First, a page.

Emerging evidence suggested a converging mechanism in neurodegenerative brain diseases (NBD) involving early neuronal network dysfunctions and alterations in the homeostasis of neuronal firing as culprits of neurodegeneration. In this study, we used paired-end short-read and direct long-read whole genome sequencing to investigate an unresolved autosomal dominant dementia family significantly linked to 7q36. We identified and validated a chromosomal inversion of ca. 4 Mb, segregating on the disease haplotype and disrupting the coding sequence of dipeptidyl-peptidase 6 gene (DPP6). DPP6 resequencing identified significantly more rare variants-nonsense, frameshift, and missense-in early-onset Alzheimer's disease (EOAD, p value = 0.03, OR = 2.21 95% CI 1.05-4.82) and frontotemporal dementia (FTD, p = 0.006, OR = 2.59, 95% CI 1.28-5.49) patient cohorts. DPP6 is a type II transmembrane protein with a highly structured extracellular domain and is mainly expressed in brain, where it binds to the potassium channel K4.2 enhancing its expression, regulating its gating properties and controlling the dendritic excitability of hippocampal neurons. Using in vitro modeling, we showed that the missense variants found in patients destabilize DPP6 and reduce its membrane expression (p < 0.001 and p < 0.0001) leading to a loss of protein. Reduced DPP6 and/or K4.2 expression was also detected in brain tissue of missense variant carriers. Loss of DPP6 is known to cause neuronal hyperexcitability and behavioral alterations in Dpp6-KO mice. Taken together, the results of our genomic, genetic, expression and modeling analyses, provided direct evidence supporting the involvement of DPP6 loss in dementia. We propose that loss of function variants have a higher penetrance and disease impact, whereas the missense variants have a variable risk contribution to disease that can vary from high to low penetrance. Our findings of DPP6, as novel gene in dementia, strengthen the involvement of neuronal hyperexcitability and alteration in the homeostasis of neuronal firing as a disease mechanism to further investigate.
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http://dx.doi.org/10.1007/s00401-019-01976-3DOI Listing
http://www.ncbi.nlm.nih.gov/pmc/articles/PMC6531610PMC
June 2019

Presence of tau astrogliopathy in frontotemporal dementia caused by a novel Grn nonsense (Trp2*) mutation.

Neurobiol Aging 2019 04 20;76:214.e11-214.e15. Epub 2018 Nov 20.

Brain Tissue Bank, Fundación CIEN, Instituto de Salud Carlos III, Madrid, Spain.

Frontotemporal lobar degeneration caused by GRN mutations is mainly associated with a TDP-43 type A proteinopathy. We present a family with autosomal dominant frontotemporal lobar degeneration caused by a novel GRN nonsense mutation (c.5G>A: p.Trp2*) in which the proband's brain also showed prominent glial tauopathy consistent with an aging-related tau astrogliopathy. Astrocytic tauopathy, 4R(+) and 3R(-) immunoreactive, was characterized by thorn-shaped astrocytes present in subpial, subependymal, and perivascular areas, and in gray matter; plus granular or fuzzy tau immunoreactivity in astrocytic processes in gray matter, either solitary or clustered in different regions. Some neurofibrillary tangles and pretangles, both 3R and 4R(+), were present in the medial temporal lobe but did not exhibit the characteristic distribution of Alzheimer's type pathology. This 4R-tau aging-related tau astrogliopathy is likely a co-occurring pathology, although an interaction between progranulin and tau proteins within the neurodegenerative process should not be ruled out.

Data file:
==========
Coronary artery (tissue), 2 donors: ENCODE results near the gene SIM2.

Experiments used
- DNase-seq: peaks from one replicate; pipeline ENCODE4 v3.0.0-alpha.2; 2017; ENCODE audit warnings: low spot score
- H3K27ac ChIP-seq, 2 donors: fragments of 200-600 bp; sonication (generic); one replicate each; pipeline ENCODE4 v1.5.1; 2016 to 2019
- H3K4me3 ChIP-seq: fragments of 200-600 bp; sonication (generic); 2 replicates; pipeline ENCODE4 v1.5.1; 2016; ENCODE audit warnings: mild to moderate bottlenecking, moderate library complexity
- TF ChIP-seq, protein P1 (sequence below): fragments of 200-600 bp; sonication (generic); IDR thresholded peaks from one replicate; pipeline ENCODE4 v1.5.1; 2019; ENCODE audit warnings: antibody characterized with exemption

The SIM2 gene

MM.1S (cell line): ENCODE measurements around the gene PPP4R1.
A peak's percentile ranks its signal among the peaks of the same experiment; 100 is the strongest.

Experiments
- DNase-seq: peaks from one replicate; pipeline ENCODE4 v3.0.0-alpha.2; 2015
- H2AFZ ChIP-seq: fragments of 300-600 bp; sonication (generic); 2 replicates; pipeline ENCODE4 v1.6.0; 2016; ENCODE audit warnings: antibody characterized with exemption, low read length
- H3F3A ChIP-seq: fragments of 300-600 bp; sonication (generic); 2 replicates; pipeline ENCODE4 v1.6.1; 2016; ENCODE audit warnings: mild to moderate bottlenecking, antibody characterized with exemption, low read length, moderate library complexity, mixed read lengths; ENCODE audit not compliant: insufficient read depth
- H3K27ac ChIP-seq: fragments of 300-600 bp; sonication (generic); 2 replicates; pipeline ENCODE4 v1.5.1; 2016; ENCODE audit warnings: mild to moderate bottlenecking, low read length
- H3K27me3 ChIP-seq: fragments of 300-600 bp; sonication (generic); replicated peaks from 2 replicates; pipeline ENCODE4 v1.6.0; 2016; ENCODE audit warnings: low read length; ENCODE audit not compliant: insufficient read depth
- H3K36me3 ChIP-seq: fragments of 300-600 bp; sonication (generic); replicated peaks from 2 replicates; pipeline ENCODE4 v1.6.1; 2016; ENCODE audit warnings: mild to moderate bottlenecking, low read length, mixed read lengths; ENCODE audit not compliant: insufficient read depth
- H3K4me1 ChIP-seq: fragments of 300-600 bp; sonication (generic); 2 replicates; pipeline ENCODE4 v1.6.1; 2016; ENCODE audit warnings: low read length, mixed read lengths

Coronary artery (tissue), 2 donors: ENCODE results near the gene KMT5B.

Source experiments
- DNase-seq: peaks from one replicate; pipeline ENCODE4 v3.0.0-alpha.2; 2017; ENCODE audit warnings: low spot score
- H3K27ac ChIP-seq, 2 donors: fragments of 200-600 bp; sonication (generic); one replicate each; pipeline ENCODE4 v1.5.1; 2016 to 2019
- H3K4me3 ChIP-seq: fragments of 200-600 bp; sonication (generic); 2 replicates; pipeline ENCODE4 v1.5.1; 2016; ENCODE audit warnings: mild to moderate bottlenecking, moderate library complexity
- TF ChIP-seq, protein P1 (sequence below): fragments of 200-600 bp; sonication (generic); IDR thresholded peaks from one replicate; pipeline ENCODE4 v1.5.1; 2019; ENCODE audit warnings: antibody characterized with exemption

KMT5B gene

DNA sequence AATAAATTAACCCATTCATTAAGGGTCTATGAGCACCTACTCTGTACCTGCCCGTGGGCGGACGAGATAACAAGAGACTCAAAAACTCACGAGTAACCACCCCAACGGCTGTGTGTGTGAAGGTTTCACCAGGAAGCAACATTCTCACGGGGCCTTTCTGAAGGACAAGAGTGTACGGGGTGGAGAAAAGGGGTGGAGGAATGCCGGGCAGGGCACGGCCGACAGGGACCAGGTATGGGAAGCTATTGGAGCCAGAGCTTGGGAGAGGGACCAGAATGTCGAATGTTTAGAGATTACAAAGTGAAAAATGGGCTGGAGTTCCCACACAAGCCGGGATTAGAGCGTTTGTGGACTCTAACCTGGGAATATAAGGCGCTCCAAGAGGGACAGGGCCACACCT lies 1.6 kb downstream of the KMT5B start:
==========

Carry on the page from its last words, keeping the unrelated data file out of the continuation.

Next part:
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http://dx.doi.org/10.1016/j.neurobiolaging.2018.11.010DOI Listing
April 2019

A C6orf10/LOC101929163 locus is associated with age of onset in C9orf72 carriers.

Brain 2018 10;141(10):2895-2907

Neurodegenerative Brain Diseases, Center of Molecular Neurology, VIB, Antwerp, Belgium.

The G4C2-repeat expansion in C9orf72 is the most common known cause of amyotrophic lateral sclerosis and frontotemporal dementia. The high phenotypic heterogeneity of C9orf72 patients includes a wide range in age of onset, modifiers of which are largely unknown. Age of onset could be influenced by environmental and genetic factors both of which may trigger DNA methylation changes at CpG sites. We tested the hypothesis that age of onset in C9orf72 patients is associated with some common single nucleotide polymorphisms causing a gain or loss of CpG sites and thus resulting in DNA methylation alterations. Combined analyses of epigenetic and genetic data have the advantage of detecting functional variants with reduced likelihood of false negative results due to excessive correction for multiple testing in genome-wide association studies. First, we estimated the association between age of onset in C9orf72 patients (n = 46) and the DNA methylation levels at all 7603 CpG sites available on the 450 k BeadChip that are mapped to common single nucleotide polymorphisms. This was followed by a genetic association study of the discovery (n = 144) and replication (n = 187) C9orf72 cohorts. We found that age of onset was reproducibly associated with polymorphisms within a 124.7 kb linkage disequilibrium block tagged by top-significant variation, rs9357140, and containing two overlapping genes (LOC101929163 and C6orf10). A meta-analysis of all 331 C9orf72 carriers revealed that every A-allele of rs9357140 reduced hazard by 30% (P = 0.0002); and the median age of onset in AA-carriers was 6 years later than GG-carriers. In addition, we investigated a cohort of C9orf72 negative patients (n = 2634) affected by frontotemporal dementia and/or amyotrophic lateral sclerosis; and also found that the AA-genotype of rs9357140 was associated with a later age of onset (adjusted P = 0.007 for recessive model). Phenotype analyses detected significant association only in the largest subgroup of patients with frontotemporal dementia (n = 2142, adjusted P = 0.01 for recessive model). Gene expression studies of frontal cortex tissues from 25 autopsy cases affected by amyotrophic lateral sclerosis revealed that the G-allele of rs9357140 is associated with increased brain expression of LOC101929163 (a non-coding RNA) and HLA-DRB1 (involved in initiating immune responses), while the A-allele is associated with their reduced expression. Our findings suggest that carriers of the rs9357140 GG-genotype (linked to an earlier age of onset) might be more prone to be in a pro-inflammatory state (e.g. by microglia) than AA-carriers. Further, investigating the functional links within the C6orf10/LOC101929163/HLA-DRB1 pathway will be critical to better define age-dependent pathogenesis of frontotemporal dementia and amyotrophic lateral sclerosis.